As soon as the asbestos is cleared out, the old ranger station on State Route 260 will be no more. And it can’t come soon enough for staff.

The small, dark building has served its purpose, but no longer meets the needs of the Forest Service, with up to four people sharing office space.

Luckily, staff didn’t have to go far when they switched offices recently.

Construction is wrapping up on the new 13,000-square-foot ranger station just west of the old building.

After Payson’s building official Ray LaHaye issued a certificate of occupancy, staff could move into the $5 million space, which is substantially complete, said Joel Mona, civil engineer with the Tonto National Forest, who oversaw the project.

“In my opinion it looks good from SR 260 so it adds to the visual quality to the SR 260 corridor,” he said.

There is a large wall of windows on the north end of the building where visitors will enter the lobby.

The building has a conference room that the Forest Service will use to conduct public meetings, something the old space did not afford.

Mona said the project went relatively smoothly. The only major setback was a snowstorm earlier this year, which occurred when crews were doing concrete slab work.

“The contractor, Marsh Development, worked seven days a week for a couple months and recovered most of the lost time,” Mona said.

Mona said they are still waiting to install a few items, but nothing that prevents the use of the new office space. To landscape, Mona said they preserved many of the trees on the lot and they are using limited, drought-tolerant, low water use plants elsewhere.

The new building should be open to the public by the end of October and the old station removed by December, following asbestos abatement.

The district ranger has not yet set a date for an open house.

Mona said compared to other projects he has worked on, the building design from BWS Architects was a higher quality and that helped limit design changes during construction.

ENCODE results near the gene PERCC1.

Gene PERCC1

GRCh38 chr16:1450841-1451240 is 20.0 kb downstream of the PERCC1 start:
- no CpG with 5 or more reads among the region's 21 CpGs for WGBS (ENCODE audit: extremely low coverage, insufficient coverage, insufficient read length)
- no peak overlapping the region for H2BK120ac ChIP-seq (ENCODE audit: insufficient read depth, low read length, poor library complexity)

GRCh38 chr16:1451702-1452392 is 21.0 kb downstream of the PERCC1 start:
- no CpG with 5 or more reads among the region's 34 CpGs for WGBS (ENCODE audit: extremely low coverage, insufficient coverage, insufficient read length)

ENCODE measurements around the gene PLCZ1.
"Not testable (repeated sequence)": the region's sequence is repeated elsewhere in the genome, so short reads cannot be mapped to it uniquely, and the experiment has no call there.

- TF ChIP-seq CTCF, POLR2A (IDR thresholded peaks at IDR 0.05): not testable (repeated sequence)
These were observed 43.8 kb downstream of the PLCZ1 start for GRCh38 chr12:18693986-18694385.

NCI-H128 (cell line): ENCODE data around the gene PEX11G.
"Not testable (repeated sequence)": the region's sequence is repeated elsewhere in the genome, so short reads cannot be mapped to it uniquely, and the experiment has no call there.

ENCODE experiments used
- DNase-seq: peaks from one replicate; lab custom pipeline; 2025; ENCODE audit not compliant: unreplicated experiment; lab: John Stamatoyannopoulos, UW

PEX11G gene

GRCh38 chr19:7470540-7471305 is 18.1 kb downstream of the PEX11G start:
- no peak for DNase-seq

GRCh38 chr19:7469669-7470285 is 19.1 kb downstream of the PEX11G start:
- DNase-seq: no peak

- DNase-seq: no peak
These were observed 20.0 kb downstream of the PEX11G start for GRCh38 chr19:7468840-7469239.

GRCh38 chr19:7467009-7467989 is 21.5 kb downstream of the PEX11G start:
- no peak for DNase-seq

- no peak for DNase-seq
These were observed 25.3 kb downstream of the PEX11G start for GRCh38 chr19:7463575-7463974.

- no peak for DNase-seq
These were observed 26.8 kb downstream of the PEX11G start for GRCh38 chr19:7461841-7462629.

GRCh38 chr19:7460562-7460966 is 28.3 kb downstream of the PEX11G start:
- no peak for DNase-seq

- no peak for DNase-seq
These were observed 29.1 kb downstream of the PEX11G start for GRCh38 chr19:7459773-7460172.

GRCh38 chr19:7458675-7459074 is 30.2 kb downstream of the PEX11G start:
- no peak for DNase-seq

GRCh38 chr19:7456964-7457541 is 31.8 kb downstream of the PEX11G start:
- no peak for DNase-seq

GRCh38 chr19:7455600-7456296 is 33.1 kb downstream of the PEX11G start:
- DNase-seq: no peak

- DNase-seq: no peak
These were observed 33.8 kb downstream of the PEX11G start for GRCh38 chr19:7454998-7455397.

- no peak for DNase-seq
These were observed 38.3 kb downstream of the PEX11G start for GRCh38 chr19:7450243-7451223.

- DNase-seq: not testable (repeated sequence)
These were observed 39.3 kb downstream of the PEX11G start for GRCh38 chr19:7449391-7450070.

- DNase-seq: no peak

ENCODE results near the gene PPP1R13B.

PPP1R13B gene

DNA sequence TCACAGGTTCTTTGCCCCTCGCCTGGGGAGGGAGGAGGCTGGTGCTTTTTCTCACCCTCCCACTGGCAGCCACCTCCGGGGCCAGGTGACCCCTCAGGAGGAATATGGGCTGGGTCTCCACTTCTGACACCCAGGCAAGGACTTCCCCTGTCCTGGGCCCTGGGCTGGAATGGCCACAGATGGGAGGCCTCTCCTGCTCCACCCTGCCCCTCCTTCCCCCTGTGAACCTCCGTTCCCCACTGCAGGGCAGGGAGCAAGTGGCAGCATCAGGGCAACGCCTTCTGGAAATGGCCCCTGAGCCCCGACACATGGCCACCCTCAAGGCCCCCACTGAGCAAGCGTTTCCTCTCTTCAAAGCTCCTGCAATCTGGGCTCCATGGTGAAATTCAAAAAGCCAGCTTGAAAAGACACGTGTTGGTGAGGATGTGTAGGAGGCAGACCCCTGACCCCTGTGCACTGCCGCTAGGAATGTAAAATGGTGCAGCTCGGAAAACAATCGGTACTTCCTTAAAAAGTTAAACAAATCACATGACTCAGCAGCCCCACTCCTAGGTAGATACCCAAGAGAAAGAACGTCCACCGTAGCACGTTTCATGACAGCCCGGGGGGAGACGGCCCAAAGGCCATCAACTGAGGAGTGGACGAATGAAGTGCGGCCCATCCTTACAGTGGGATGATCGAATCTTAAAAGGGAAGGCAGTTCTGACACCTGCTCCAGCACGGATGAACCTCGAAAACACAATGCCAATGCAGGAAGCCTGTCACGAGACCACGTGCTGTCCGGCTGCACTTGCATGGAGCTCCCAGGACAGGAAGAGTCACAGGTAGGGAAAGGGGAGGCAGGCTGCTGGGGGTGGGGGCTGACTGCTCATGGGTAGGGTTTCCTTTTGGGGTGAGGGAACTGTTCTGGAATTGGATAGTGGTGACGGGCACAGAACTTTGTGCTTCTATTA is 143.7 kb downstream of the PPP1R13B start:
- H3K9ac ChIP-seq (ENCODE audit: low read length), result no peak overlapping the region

“Also the contractor, Marsh Development, was very cooperative and had an excellent safety program. I’m pleased to report there were no lost-time accidents despite the very long hours many people worked,” he said.

The project also finishes up within budget.

“I’ve done work in other towns and cities and Payson’s building permit and inspection process was much more efficient than expected and I felt added real value to the project,” he said.

An indirect benefit to the community, Mona pointed out, is the high-speed fiber optic internet connection that lets employees work more.

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(1) comment

Kathleen Redman

I am VERY disappointed in the design of the new Ranger Station. Why does it have to look like a boxy, city building that interferes with the natural look of the forest? It's a Ranger Station, and should blend with the forest and encourage the natural forest design, like the old Ranger Station does. It takes away from the quaint beauty of our small forest town. Looks like a city slicker designed it with no consideration for the placement of the building or look of the area, or even the fact that it is to serve as a Ranger Station. Yuck!

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